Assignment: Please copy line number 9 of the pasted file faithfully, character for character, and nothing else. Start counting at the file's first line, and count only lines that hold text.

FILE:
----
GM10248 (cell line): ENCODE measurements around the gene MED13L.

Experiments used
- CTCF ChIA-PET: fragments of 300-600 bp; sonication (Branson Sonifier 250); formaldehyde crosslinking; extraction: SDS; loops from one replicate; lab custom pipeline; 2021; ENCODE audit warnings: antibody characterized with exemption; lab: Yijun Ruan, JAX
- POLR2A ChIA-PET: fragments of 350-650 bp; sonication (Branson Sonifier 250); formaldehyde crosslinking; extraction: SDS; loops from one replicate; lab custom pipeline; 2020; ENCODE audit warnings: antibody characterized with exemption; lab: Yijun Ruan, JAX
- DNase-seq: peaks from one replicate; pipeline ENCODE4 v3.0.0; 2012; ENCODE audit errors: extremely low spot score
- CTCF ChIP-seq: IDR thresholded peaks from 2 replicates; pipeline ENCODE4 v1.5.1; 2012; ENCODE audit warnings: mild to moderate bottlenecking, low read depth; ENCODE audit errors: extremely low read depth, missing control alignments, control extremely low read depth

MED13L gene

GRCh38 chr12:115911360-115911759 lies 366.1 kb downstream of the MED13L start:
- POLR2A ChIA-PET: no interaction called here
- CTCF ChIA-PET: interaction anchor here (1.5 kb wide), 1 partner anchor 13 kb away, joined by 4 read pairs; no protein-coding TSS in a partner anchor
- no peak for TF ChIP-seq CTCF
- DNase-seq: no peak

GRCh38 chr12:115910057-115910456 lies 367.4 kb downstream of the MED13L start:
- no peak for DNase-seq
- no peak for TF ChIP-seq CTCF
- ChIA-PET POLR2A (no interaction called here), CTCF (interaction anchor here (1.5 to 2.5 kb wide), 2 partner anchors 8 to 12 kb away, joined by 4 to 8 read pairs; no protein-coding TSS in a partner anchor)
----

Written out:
- POLR2A ChIA-PET: no interaction called here